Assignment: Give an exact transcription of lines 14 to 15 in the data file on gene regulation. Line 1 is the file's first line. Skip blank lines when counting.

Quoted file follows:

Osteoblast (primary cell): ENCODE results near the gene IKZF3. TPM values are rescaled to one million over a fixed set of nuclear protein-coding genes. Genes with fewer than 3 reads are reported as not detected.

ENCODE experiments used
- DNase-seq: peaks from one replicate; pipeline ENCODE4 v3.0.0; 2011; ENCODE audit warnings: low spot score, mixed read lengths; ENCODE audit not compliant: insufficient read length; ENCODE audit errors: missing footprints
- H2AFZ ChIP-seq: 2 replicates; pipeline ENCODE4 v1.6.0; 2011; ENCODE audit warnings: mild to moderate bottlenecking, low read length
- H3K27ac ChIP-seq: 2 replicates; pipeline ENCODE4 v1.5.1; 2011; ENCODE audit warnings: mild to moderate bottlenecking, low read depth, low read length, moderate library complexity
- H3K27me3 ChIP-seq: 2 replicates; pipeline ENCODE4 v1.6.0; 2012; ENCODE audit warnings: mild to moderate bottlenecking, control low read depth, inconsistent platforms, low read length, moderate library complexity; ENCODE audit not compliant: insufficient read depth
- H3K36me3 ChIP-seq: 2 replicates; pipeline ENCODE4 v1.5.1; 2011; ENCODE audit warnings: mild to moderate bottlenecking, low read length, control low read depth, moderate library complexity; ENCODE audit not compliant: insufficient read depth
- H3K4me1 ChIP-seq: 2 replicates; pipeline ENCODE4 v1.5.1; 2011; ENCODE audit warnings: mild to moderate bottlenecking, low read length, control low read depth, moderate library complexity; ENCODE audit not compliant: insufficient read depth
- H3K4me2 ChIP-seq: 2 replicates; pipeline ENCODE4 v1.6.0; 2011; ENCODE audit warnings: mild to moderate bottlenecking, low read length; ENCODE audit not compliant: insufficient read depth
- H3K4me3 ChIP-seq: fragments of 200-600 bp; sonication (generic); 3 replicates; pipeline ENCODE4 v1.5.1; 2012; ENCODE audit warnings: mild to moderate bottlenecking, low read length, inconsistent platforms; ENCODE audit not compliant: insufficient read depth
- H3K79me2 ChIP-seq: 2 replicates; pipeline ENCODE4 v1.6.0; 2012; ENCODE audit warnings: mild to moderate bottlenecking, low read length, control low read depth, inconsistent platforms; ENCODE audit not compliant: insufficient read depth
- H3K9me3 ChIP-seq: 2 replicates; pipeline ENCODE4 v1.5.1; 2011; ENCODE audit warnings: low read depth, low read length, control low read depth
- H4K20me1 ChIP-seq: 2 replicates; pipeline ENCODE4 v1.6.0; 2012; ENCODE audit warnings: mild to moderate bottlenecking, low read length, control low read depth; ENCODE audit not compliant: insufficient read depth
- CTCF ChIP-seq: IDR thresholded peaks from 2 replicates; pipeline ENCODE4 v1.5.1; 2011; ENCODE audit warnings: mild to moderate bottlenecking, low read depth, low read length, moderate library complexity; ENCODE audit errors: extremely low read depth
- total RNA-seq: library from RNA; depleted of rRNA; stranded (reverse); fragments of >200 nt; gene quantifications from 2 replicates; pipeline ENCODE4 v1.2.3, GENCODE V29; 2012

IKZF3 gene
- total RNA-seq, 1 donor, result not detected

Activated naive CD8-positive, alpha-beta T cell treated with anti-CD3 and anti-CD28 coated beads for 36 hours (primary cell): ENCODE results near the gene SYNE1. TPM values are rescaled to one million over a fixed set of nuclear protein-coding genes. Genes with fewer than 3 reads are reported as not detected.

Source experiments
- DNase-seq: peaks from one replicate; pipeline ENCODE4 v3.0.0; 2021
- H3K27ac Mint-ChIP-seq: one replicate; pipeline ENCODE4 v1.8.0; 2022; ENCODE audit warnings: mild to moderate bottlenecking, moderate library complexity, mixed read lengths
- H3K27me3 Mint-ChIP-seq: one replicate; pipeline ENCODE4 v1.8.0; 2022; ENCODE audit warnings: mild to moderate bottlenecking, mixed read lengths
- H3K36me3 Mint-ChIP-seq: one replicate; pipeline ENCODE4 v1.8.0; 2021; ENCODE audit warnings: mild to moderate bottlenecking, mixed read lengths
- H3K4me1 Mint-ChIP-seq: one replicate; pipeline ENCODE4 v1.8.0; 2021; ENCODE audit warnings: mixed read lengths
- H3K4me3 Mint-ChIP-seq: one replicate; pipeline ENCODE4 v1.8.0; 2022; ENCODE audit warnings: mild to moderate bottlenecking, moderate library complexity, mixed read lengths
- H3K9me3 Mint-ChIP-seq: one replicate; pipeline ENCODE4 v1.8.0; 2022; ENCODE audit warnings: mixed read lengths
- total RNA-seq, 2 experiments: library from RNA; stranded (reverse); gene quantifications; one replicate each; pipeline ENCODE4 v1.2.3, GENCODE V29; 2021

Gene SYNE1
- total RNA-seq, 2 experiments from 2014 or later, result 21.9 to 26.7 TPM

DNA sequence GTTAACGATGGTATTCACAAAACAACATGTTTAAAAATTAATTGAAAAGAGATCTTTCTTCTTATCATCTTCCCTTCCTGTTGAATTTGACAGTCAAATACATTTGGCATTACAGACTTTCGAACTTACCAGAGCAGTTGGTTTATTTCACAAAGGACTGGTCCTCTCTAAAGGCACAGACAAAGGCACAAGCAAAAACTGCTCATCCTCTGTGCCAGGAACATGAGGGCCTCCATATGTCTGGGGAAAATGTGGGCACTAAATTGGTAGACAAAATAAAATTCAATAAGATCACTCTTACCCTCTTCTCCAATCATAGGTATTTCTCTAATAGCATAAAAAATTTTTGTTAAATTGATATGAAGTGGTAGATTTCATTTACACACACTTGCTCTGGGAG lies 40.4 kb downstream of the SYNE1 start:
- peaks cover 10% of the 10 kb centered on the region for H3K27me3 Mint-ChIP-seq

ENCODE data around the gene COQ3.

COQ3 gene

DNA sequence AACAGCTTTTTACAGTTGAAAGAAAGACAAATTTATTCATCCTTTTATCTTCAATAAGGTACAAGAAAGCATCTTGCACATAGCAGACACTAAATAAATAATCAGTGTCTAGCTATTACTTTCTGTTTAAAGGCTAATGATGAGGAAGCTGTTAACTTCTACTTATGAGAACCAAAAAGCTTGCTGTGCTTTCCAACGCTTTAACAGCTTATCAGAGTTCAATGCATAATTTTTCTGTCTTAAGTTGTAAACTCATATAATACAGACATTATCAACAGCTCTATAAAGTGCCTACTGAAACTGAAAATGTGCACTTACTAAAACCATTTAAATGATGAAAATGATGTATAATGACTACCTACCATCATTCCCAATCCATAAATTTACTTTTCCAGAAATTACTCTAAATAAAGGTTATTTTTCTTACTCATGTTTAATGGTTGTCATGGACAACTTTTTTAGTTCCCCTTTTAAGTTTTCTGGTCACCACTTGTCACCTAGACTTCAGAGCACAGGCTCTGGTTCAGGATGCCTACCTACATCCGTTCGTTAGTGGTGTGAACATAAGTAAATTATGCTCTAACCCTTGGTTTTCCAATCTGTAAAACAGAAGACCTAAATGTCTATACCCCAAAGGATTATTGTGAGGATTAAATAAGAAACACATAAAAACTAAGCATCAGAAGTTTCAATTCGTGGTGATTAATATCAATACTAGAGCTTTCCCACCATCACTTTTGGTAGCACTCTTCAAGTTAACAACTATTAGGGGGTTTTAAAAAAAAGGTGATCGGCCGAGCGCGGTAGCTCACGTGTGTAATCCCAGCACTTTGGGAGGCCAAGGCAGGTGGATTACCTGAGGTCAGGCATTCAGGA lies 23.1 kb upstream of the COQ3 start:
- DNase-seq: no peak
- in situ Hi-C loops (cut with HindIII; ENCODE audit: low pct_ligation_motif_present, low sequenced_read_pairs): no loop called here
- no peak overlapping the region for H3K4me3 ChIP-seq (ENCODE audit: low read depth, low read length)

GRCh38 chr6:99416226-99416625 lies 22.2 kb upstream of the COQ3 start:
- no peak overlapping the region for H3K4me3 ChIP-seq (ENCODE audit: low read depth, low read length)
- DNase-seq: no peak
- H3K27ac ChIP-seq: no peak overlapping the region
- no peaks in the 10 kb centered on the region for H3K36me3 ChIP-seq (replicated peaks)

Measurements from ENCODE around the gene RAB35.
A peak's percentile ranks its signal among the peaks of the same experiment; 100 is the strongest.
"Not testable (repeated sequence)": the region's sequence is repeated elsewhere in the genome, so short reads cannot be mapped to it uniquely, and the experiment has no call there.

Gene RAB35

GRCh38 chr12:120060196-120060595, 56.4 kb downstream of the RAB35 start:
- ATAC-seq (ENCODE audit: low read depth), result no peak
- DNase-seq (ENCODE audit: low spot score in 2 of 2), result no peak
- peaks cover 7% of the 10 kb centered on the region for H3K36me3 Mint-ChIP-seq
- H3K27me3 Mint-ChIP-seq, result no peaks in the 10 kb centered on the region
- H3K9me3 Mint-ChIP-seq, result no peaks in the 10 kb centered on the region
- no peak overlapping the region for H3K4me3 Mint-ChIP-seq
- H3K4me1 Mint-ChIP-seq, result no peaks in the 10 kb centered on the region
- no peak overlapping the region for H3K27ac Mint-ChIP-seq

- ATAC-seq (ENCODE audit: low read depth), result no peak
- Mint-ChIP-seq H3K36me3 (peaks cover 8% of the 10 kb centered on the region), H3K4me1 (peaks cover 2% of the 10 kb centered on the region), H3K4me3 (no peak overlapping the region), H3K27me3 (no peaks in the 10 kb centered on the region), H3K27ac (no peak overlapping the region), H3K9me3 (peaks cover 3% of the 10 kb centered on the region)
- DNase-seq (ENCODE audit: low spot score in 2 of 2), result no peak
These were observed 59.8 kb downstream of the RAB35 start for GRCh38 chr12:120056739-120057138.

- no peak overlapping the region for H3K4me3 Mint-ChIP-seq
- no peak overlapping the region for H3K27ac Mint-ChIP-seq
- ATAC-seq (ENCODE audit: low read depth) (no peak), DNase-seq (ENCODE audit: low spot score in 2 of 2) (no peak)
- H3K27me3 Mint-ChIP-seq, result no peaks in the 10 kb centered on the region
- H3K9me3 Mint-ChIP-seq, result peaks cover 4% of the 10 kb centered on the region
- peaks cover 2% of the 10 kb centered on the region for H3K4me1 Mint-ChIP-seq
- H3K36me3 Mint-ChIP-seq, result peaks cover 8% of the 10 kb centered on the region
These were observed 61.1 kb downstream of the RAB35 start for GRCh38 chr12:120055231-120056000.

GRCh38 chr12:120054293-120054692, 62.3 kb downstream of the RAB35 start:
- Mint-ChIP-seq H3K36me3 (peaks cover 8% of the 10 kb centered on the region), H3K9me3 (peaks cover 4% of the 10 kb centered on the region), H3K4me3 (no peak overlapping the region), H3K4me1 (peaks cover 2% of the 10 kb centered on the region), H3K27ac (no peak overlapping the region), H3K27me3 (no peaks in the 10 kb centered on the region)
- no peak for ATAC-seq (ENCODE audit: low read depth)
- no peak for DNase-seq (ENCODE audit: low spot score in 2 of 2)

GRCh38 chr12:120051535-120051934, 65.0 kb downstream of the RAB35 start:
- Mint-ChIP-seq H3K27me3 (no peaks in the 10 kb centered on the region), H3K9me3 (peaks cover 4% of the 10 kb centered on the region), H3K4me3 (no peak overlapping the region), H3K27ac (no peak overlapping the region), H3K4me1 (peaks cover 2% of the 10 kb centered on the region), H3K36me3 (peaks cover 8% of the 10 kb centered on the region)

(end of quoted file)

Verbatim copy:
- CTCF ChIP-seq: IDR thresholded peaks from 2 replicates; pipeline ENCODE4 v1.5.1; 2011; ENCODE audit warnings: mild to moderate bottlenecking, low read depth, low read length, moderate library complexity; ENCODE audit errors: extremely low read depth
- total RNA-seq: library from RNA; depleted of rRNA; stranded (reverse); fragments of >200 nt; gene quantifications from 2 replicates; pipeline ENCODE4 v1.2.3, GENCODE V29; 2012